22 Evaluation looks atRelevance/Appropriateness: Doing the right thing in the right way at the right time.Connectedness (and coordination): Was there any replication or gaps left in programming due to a lack of coordination?Coherence: Did the intervention make sense in the context of the emergency and the mandate of the implementing agency? Are their detrimental effects of the intervention on long run?Coverage: Who has been reached by the intervention, and where: linked to effectiveness?Efficiency: Were the results delivered in the least costly manner possible?Effectiveness: To what extent has the intervention achieved its objectives?Impact: Doing the right thing, changing the situation more profoundly and in the longer-term.Source: MTV for UCL + Makerere University School of Public Health, Uganda*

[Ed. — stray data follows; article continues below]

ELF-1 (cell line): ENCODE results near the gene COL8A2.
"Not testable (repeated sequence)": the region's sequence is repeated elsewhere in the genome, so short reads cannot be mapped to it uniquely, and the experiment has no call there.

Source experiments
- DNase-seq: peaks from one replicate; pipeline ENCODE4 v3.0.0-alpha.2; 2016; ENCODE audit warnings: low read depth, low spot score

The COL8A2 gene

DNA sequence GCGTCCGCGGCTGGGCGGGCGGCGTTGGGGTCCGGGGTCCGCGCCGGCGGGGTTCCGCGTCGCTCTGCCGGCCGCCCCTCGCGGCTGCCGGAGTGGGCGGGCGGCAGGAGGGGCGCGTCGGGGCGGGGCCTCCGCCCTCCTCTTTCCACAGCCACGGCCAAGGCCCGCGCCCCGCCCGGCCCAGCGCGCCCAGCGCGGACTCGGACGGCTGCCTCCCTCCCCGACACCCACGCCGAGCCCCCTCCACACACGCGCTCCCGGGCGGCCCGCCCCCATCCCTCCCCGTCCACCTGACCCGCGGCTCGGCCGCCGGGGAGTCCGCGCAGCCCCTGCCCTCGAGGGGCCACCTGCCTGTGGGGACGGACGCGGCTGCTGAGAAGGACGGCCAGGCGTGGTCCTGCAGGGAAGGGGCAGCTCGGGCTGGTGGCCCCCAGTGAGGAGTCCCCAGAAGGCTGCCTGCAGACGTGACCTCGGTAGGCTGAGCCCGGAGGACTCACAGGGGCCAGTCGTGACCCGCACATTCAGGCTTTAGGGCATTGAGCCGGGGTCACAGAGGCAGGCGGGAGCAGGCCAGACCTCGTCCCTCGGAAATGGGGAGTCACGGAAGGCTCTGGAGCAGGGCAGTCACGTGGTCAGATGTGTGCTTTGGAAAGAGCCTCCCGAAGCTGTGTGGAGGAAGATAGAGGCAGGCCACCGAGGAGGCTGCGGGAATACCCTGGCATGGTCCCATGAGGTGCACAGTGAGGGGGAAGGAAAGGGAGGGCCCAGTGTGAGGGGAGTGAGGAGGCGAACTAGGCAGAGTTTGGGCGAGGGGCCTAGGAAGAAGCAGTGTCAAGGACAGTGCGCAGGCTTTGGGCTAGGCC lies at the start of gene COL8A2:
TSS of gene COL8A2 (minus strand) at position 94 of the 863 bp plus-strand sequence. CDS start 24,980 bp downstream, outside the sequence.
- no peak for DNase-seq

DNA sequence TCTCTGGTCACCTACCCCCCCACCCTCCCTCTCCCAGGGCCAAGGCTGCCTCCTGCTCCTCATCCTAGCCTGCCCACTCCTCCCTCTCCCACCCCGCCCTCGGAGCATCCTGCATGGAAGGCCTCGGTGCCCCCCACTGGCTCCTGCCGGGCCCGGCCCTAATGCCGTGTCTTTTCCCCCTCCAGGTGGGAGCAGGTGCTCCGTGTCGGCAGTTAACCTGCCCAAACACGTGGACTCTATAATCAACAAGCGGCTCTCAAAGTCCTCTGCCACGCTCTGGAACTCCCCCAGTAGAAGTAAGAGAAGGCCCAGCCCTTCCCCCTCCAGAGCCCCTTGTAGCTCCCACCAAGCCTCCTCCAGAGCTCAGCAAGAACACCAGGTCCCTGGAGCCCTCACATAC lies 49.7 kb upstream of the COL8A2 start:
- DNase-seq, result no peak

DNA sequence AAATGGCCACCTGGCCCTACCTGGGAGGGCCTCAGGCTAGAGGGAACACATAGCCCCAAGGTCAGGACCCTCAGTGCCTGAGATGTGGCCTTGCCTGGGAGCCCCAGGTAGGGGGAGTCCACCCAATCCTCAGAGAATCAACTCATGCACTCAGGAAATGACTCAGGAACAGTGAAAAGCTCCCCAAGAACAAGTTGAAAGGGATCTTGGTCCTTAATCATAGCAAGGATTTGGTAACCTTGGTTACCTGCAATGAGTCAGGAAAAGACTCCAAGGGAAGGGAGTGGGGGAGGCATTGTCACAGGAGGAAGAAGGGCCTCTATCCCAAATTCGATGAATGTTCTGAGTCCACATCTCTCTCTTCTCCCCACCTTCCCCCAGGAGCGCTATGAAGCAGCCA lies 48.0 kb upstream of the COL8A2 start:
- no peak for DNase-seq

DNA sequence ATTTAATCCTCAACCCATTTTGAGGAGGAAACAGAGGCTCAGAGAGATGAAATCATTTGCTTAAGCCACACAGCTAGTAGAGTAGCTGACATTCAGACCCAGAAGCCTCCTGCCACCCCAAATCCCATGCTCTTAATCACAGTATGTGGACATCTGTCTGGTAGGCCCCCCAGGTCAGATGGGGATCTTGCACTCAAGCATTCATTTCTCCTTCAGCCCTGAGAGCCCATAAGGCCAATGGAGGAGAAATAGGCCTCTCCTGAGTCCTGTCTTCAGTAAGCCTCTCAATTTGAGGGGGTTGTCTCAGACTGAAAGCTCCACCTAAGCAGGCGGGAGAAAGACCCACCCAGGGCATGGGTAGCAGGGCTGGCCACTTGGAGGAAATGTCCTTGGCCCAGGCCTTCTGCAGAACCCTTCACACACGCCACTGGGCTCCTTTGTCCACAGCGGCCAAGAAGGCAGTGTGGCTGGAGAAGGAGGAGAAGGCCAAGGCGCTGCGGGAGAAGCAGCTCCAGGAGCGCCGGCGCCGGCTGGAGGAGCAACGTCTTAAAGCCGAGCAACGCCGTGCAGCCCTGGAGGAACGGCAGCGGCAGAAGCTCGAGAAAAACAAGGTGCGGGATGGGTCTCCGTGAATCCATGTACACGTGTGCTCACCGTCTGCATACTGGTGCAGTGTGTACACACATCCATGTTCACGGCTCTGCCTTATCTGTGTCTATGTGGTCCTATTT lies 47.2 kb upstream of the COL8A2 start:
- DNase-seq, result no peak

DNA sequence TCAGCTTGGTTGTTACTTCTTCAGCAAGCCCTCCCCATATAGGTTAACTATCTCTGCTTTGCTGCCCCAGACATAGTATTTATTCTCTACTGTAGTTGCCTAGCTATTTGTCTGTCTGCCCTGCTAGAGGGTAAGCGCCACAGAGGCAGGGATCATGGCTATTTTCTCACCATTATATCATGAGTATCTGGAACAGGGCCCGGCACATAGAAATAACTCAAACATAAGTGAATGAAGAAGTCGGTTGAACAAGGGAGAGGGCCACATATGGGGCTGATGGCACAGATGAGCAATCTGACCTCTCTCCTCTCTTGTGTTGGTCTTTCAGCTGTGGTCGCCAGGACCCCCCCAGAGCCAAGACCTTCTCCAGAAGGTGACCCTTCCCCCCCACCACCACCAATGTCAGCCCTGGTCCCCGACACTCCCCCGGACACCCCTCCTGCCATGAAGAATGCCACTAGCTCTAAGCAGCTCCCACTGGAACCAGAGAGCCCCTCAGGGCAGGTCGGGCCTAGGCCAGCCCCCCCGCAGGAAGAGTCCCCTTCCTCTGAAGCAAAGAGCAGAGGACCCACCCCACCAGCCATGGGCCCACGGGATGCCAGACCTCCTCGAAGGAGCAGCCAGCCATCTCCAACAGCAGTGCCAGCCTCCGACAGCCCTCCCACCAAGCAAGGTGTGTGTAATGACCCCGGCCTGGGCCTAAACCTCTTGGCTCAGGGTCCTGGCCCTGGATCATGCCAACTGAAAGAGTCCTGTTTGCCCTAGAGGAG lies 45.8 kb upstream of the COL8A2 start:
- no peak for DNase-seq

23 Evaluation looks atRelevance/Appropriateness: Doing the right thing in the right way at the right time.Connectedness (and coordination): Was there any replication or gaps left in programming due to a lack of coordination?Coherence: Did the intervention make sense in the context of the emergency and the mandate of the implementing agency? Are their detrimental effects of the intervention on long run?Coverage: Who has been reached by the intervention, and where: linked to effectiveness?Efficiency: The extent to which results have been delivered in the least costly manner possible.Effectiveness: The extent to which an intervention has achieved its objectives –Impact: Doing the right thing, changing the situation more profoundly and in the longer-term.Source: MTV for UCL + Makerere University School of Public Health, Uganda*